Thursday, March 29, 2012

Step 6 - Sketch Out the Floor Plan

I love maps.  If we're going somewhere, I like to follow along with a paper diagram and once we get where we're going (amusement park, new city, state park, etc.) and someone offers us a chart of the area, I accept it with gratitude and open it up with excitement as my wife explains, "He's a map guy."  Over the years, people have regularly asked me how I go about re-doing the really bad-off houses I buy to rehab.  After I clean the house out (Step 5) the next thing I do is create a floor plan (which is really just a map of the house.)  This step is not absolutely necessary, but it's what I do.  However, I am a map guy. 

Let me say that if you're about to dive into a home renovation project, you're going to be well served by having a drawing (in some form) of your house.  You can scratch your home's layout on a napkin from a fast food restaurant or you can commission an architectural firm to create a rendering for you, but I'd like to suggest that you start somewhere in the middle.  A measuring tape and a few sheets of graph paper are the easiest way for me to knock out Step 6, but you may have some computer software you're more comfortable with.  It's going to take a few hours to draw out the house (at the least), but I always do it and feel it's worth the time and effort.  Ultimately, you may hire an architect, but having a drawing will only be an asset if you do.

There's several reasons why I sketch out the floor plan.  First, it's easier for me to visualize changes, adjustments, and additions when I have a bird's-eye view of how the house is laid out.  I see things differently and more completely when I have a scaled depiction on paper.  Secondly, like taking pictures, I want a drawing of what the house looks like before I start tearing it apart so I can compare the layouts before and after (the same as I do with the pics.  See - Pictures, Pictures, Pictures!)  In addition to that, I need to draw the house in it's original form before I start redrawing it (Step 8).  For me, renovating a run-down house is a step-by-step process that has unfolded over the years in a pattern that works effectively for me.  Step 6 is just a routine part of how I go about my process of bringing my dilapidated buildings back to life.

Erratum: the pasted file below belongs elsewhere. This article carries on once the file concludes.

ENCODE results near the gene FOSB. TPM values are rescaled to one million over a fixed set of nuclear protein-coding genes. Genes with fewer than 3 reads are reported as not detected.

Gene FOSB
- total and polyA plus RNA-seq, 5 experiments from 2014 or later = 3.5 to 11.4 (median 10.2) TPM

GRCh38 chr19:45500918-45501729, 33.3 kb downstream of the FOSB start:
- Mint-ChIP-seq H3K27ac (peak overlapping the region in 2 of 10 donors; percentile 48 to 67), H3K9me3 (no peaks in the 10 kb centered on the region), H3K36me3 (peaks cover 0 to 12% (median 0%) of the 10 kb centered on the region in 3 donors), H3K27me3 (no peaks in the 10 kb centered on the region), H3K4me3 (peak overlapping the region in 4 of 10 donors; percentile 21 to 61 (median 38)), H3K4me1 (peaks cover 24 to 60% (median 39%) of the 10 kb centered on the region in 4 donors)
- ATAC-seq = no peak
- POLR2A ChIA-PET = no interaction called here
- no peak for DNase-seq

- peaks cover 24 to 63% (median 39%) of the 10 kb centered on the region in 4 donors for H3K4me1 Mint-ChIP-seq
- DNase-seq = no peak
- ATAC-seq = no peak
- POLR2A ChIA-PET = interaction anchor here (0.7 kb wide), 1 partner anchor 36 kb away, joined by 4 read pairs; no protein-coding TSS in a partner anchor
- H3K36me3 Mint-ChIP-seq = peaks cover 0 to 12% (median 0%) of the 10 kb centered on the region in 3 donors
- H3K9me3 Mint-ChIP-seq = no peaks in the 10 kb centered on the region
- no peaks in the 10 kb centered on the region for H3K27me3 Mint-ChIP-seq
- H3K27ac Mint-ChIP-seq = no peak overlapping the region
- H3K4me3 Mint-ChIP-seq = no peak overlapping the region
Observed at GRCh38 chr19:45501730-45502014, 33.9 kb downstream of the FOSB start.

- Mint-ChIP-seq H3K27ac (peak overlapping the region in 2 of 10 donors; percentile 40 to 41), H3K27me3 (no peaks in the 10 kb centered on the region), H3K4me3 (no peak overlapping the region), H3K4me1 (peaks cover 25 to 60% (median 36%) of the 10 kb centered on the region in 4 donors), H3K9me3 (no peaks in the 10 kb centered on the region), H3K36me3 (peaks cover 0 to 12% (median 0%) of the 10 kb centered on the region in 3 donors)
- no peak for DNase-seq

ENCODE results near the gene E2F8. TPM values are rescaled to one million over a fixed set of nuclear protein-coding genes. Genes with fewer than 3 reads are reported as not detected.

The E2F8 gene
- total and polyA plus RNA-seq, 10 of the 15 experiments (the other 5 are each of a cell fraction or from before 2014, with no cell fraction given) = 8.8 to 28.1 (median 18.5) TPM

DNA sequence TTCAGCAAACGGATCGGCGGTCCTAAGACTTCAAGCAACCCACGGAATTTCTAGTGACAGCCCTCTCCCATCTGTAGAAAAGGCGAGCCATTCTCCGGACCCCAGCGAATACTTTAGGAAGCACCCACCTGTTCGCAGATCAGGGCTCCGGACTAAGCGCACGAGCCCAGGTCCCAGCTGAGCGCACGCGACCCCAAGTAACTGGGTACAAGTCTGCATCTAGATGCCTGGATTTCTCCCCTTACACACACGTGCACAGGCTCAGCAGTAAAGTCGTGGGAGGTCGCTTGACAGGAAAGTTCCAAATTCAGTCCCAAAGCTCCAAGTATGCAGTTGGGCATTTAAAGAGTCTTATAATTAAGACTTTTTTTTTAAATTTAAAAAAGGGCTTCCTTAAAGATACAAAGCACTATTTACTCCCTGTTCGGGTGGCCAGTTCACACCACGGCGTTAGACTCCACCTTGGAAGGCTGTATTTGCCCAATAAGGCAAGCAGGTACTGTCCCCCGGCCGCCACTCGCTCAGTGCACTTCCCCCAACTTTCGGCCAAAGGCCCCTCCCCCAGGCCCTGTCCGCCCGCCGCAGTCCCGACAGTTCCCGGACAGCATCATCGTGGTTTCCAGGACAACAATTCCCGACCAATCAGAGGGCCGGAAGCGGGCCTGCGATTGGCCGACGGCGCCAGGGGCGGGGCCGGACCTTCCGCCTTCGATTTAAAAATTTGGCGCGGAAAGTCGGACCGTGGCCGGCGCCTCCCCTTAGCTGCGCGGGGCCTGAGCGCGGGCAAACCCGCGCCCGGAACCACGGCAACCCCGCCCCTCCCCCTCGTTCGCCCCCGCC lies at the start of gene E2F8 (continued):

The Cottage - Before

There are a variety of types of graph paper out there, but I've grown to prefer those that have either sixty-four or one hundred blocks per square inch in sheets that are 11" x 17".  Standard graph paper will work also, but I like using the styles with the smaller squares because that allows me to create a rendering of the home in which each small square represents a 4" area of the structure.  This may seem too minute or finite and might sound like a task that's going to take way too long.  I've plowed through this step too many times to count, it's easy once you get going, and I won't renovate a home without having a drawing to work from.  For me, Step 6 is a necessity.   

There are several reasons why I prefer and recommend that the drawing of the home is broken down into four inch increments on the sketch.  First, doors, windows, cabinets, counters, closets, appliances, stairs, hallways, rooms, and most everything else in the house will be in sizes closely divisible by 4.  Secondly, most walls will be accurately represented in a floor plan if they're drawn to be 4" thick.

Finally, remember to include fixtures in the bathroom, cabinets, fireplaces, porches, balconies, and anything else on the inside or outside that may impact your plans.  This drawing does not need to be elaborate.  It needs to be easy to read, clean, organized, and most importantly as accurate as you can make it to the four inch dimension I keep referencing.

I always do a rough drawing right away in the project house and then a second, cleaner version when I get home while I'm sitting down at my desk or the kitchen table.  After that, I'm ready for Step 7 - Permits and Step 8 - Redraw the Floor Plan

The Cottage - After

I would like to apologize to those of you who are outside of the United States where things aren't as easily divisible by increments of 4 inches.  I do realize that my readers in other parts of the world may be working from the metric system.  Although I have worked on construction projects outside of my home country, my experience is predominantly here.  Please excuse me for specific terminology more applicable in the USA.  However, I hope with some minor translations in my measuring techniques, you can adjust my advice to help you no matter where you are in the world.  

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